The vote by Cyprus’s parliament Tuesday evening to reject the terms of the European Union (EU) bailout agreed last Saturday has deepened a crisis which threatens to spread across Europe, posing the risk of national bankruptcy.
Thirty-six parliamentarians voted against the deal, while 19 abstained and none voted in favour. The initial bailout plan would have charged investors with deposits in Cypriot bank accounts a tax of 9.9 percent for those with account balances of more than €100,000, and 6.75 per cent for those with balances between €25,000 and 100,000. This would have raised €5.8 billion to support the proposed €10-billion-euro EU bailout for Cyprus’ banks.
With thousands gathered outside parliament to protest, a last-minute adjustment to exempt those with less than €20,000 from the levy had no impact.
President Nikos Anastasiades called an emergency meeting of all political parties to work on a “Plan B.” But a proposed alternative it drew up yesterday was rejected by the troika—the European Commission, the European Central Bank and the International Monetary Fund.
The total collapse of Cyprus’s financial system is being avoided only by the continued closure of the banks, which will now be kept shut until next Tuesday. The stock market also announced on Tuesday it would close for two days, amid fears that investors would withdraw large quantities of capital.
Negotiations with the EU are on-going, but EU officials insist that Cyprus raise €5.8 billion as a contribution to the bailout.
German Finance Minister Wolfgang Schäuble remarked after the vote, “The ECB has made it clear that without a reform programme, the aid can’t continue. Someone has to explain this to the Cypriots and I think there is a danger that they won’t be able to open the banks again at all.”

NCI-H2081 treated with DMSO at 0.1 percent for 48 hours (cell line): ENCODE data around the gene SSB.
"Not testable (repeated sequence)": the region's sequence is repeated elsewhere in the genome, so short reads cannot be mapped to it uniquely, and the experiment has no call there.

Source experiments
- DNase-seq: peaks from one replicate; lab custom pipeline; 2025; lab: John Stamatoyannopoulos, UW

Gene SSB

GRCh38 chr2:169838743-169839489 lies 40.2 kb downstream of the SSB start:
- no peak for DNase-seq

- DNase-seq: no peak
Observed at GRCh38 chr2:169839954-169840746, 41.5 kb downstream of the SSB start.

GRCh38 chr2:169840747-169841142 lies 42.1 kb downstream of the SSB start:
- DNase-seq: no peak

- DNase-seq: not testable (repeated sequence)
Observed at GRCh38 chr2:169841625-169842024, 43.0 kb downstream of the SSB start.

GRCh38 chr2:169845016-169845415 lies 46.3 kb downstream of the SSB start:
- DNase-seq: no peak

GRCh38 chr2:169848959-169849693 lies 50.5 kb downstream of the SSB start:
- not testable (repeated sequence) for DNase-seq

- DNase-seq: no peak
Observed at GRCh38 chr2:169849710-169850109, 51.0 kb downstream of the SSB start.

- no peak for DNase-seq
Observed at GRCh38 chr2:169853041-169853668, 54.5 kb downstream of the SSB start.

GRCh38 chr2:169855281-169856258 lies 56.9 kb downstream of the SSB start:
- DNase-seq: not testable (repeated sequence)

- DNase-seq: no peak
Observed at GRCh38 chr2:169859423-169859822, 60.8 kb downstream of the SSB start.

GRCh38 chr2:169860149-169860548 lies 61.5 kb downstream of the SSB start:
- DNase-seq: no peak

“Two big Cypriot banks are insolvent if there are no emergency funds from the European Central Bank,” he added.
The island’s two main banks, Laiki and Bank of Cyprus, are being kept afloat only by emergency credit made available by the ECB. ECB officials have warned that the failure to ratify the bailout agreement would result in the ending of this support.
The EU’s hard line indicates thinking within European ruling circles that Cyprus’s bloated banking system cannot be saved and that, in some quarters including German Chancellor Merkel’s coalition partners in the Free Democrats (FDP), it should be allowed to fail.
Bernd Riegert titled a comment published by Deutsche Welle “Time for Cyprus to leave the Euro zone.”
Bailing out Cyprus’s banks is no small feat. Martin Wolf pointed out in the Financial Times that Cyprus gross government debt reached 87 percent of gross domestic product last year and would reach 106 per cent of GDP by 2017, without the bailout. Its sovereign credit rating is also far below investment grade at CCC+ due to having banking sector assets over seven times GDP.
“Without taxing depositors, the proposed rescue package would have had to be €17.2bn, instead of €10bn, or close to 70 percent of GDP,” he wrote. “This would have brought sovereign debt to some 160 percent of GDP: an unsustainable burden. Indeed even the actual bailout package looks unsustainable, since it would appear to bring gross debt to 130 percent of GDP.”
Allowing a bank collapse is a high-risk strategy, however. The chaotic developments are exacerbating the instability of the euro zone. Amid a deepening recession across the continent, on-going negotiations over a working government in Italy, and the unresolved problems of the massive debts of European banks, the response in ruling circles has been characterised by mounting panic and uncertainty as to the potential impact of events.